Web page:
Many people are unaware that there are two basic types of mortgages: conventional and collateral. With a conventional mortgage, the amount you’re borrowing (property value minus down payment) is the amount that’s registered. But with a collateral mortgage, the amount that’s registered is 100-125% of the property value, and the lender has both a promissory note AND a lien registered against the property for the total registered amount. Most credit unions such as Vancity register their mortgages collateral while TD Canada Trust and ING Direct switched to collateral mortgages in 2010.
The advantage of a collateral mortgage is easy access to credit. Since the mortgage is already registered for a larger amount than you need to buy the house, you can access additional funds in the future without any extra steps or legal fees.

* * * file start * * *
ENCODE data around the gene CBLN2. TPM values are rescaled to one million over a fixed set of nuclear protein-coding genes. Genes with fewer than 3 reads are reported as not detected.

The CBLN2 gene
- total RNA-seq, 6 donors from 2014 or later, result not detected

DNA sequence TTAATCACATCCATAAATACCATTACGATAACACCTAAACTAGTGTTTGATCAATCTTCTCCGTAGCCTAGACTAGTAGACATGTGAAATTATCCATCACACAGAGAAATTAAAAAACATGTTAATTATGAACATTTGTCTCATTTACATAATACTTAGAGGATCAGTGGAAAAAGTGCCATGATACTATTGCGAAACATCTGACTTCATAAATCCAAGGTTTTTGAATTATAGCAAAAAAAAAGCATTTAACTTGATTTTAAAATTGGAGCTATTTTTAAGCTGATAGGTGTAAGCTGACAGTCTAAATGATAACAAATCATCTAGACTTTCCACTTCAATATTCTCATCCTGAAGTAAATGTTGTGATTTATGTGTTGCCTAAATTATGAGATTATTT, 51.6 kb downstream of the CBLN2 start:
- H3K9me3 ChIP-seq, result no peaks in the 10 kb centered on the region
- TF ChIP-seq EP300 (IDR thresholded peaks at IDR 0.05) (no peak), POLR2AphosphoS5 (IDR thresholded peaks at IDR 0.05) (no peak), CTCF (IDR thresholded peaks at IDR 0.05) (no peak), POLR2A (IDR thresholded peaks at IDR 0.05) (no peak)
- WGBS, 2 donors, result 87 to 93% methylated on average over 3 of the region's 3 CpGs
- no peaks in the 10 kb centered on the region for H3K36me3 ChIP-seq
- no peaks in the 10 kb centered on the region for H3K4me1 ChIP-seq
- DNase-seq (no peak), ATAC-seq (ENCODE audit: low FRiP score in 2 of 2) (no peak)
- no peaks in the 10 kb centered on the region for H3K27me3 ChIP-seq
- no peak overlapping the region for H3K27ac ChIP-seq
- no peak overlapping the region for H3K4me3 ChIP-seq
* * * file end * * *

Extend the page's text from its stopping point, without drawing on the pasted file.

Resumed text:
But there are also several downsides of collateral mortgages:
– Free transfers or switches to a new lender when your term is up aren’t usually available. Most other lenders don’t like the fine print and restrictions of collateral mortgages and won’t accept them unless they’re a refinance, which costs you legal and possible appraisal fees.
– You could end up paying a higher interest rate at renewal. If your collateral mortgage makes it difficult to switch lenders at renewal, you don’t have the ability to shop around for the best rate. That could end up costing you up to 1% more on your mortgage rate.
Obviously, it’s very important for you to know up front whether you’re getting into a collateral mortgage or a conventional mortgage. Unfortunately, many people don’t realize they have a collateral mortgage until it comes time to renew and they don’t have the flexibility they need. We would be more than happy to help make sure this doesn’t happen to you!